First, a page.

4. A combination of controls that provides reasonable assurance that the above-defined risks are within the above-defined acceptance levels

5. An efficient combination of controls

So, what do you think? Do you agree or disagree?

I will review in a later post how the COSO draft handles the topic.

Posted on Oct 18, 2012 by Norman Marks

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  1. I totally agree with you Norman. 

  1. Dear Norman,I find it interesting and appropriate that you include the criterion of efficiency when discussing effectiveness, that is, effective internal controls. If effectiveness is about "doing the right thing" and efficiency is about "doing it well" I wonder whether you might consider a third "E", that is, economy. Or, is the criterion of "doing it cheaply" or "doing it economically", which may sound better, to be ignored. Or, is that subsumed in the dimension of "efficiency". Interested in your thoughts on this.Best regards,Rainer

  1. Mark

    I consider this approach to limited . I believe an assessment  of an internal control system also include :

    an assessment that adequate   policy and procedures , international standard have been developped  and are being used during the activities performed in other to reach the objectives  

    An assessment if management has adequately checked that the controls in the procedures are properly executed and have developped a priority list of continues improvements

    an assessment of the tone of the top and ethical behavior culture in the company


    may be that is what you said in point 4 but I believe that this point 4 needs to be more explain in enough detail

  1. I more or less agree with Jan. Point is that you don't make the connection to the 'COSO cube'.

    I consider his 'assessment' to be part of investigating the 'control environment'. This is also part of IFAC guidelines on auditing (IAS). I don't know if his other remarks cover 'information and communication' and 'monitoring' sufficiently.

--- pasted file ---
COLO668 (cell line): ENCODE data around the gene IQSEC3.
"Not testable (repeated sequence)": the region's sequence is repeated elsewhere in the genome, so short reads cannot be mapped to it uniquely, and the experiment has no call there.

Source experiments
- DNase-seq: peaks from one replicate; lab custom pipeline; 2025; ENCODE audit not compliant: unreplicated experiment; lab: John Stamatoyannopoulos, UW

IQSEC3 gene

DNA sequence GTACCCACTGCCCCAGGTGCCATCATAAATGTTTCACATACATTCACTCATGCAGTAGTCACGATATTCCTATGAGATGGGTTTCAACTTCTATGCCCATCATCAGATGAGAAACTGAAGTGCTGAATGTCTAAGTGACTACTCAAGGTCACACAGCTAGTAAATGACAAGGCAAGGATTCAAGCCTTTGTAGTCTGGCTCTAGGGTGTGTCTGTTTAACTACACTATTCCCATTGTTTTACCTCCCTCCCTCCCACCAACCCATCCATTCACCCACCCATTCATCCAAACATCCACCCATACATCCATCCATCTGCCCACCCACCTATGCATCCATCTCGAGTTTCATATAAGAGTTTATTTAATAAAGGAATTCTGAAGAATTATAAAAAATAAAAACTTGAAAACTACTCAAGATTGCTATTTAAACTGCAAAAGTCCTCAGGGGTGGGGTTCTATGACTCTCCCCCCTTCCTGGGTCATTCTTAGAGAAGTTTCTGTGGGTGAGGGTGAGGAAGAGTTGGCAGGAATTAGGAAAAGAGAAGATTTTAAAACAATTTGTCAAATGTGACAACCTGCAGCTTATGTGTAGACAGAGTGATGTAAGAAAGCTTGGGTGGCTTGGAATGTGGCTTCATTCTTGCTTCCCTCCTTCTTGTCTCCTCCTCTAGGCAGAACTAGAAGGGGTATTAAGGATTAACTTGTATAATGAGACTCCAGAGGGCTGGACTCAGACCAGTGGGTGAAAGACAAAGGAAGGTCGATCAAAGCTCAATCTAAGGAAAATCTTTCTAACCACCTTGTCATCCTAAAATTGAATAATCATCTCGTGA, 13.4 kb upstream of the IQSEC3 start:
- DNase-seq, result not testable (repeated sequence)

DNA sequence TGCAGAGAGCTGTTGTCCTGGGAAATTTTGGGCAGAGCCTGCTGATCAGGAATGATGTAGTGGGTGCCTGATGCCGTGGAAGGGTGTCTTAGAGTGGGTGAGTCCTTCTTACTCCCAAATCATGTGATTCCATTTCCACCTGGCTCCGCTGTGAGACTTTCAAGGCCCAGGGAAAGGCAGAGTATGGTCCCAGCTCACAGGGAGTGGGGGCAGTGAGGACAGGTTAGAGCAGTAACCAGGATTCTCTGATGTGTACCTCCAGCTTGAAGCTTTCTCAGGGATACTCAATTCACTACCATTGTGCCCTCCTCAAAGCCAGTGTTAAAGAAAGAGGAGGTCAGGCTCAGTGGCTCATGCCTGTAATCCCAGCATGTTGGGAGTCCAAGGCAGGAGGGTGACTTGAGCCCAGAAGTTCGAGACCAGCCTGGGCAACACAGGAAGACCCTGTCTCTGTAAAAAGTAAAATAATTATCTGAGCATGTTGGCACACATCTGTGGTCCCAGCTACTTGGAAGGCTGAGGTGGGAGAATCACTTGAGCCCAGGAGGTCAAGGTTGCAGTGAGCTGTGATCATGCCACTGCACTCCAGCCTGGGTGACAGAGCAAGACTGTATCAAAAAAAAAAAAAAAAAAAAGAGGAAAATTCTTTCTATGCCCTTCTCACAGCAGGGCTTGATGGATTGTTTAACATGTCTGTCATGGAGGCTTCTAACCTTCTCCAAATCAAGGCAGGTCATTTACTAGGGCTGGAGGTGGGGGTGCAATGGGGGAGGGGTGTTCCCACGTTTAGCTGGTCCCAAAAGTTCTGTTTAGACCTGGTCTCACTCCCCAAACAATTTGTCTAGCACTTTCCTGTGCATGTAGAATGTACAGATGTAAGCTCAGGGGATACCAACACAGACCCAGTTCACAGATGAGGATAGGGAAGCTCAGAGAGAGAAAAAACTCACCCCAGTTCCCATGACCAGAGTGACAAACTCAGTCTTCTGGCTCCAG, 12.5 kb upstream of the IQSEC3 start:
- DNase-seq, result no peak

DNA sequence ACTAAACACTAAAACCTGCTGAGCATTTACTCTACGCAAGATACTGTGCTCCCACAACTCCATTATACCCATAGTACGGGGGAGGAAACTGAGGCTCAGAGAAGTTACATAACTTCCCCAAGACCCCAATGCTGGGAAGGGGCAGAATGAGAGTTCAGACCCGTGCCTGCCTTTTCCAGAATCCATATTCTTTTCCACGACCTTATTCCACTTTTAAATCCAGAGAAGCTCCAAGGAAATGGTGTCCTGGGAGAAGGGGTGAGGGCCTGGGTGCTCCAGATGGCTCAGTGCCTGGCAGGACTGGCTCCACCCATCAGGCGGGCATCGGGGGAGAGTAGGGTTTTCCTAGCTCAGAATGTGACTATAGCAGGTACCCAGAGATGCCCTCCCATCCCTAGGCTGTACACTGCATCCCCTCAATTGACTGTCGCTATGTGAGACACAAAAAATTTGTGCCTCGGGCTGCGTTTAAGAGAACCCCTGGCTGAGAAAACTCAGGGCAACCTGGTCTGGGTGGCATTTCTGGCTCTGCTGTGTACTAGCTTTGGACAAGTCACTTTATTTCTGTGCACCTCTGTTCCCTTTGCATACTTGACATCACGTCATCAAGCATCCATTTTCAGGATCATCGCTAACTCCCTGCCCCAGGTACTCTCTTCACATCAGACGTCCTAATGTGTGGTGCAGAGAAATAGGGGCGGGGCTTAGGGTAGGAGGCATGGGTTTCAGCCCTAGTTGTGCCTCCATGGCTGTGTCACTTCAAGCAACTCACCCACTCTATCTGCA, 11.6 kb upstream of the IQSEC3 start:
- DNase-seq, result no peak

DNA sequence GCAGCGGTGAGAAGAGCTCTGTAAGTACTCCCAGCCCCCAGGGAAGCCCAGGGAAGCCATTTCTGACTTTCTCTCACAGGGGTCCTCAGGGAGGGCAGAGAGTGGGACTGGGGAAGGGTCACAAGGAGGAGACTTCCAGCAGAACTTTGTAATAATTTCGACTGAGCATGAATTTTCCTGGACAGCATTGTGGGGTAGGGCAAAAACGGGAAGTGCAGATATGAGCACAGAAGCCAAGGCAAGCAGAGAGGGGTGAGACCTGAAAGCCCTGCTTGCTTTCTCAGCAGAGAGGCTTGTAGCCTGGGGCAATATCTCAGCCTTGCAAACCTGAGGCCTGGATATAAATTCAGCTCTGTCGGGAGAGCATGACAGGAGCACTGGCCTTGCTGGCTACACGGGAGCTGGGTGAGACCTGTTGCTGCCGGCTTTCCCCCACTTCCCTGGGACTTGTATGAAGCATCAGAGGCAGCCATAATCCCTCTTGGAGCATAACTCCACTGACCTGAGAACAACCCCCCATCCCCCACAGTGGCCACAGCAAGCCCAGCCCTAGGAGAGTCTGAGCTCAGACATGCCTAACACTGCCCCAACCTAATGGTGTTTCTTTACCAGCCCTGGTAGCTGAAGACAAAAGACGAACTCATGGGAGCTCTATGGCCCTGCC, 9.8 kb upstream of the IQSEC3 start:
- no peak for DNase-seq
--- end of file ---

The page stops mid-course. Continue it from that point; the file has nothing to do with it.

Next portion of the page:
Then I also mis 'monitoring'. I have been involved in some engagement regarding risk management and controls in which managers (below C-level) stated that they were aware of some objectives, but neglected them as the performance on these objectives was not monitored and they had a hard job in meeting other objectives they had to report about.




  1.  Jan and Frans,

    The COSO Cube and 1992 Framework tell you where you will find the controls you need, but how will you know when you have either too many or too few? I am suggesting that you need a combination that reduces the level of risk to objectives to acceptable levels.

    Do you agree that you can have controls in each Component without having controls that work effectively to modify risk to acceptable levels?

  1. Internal control itself can not eliminate risk on its own unless Tone At The Top and Good Goverenance, corporate policies and procedures are followed and practice religiously. If the company policies and procedures are weak then internal control could not do do much. If the policy is strong but not reviewed and updated regularly in response to internal and external risk then that policy would not be effective. If policy is strong but management action is poor then internal control itself can not eliminate risk. So it is collecitve effort that Company needs to apply to mitigate the risk.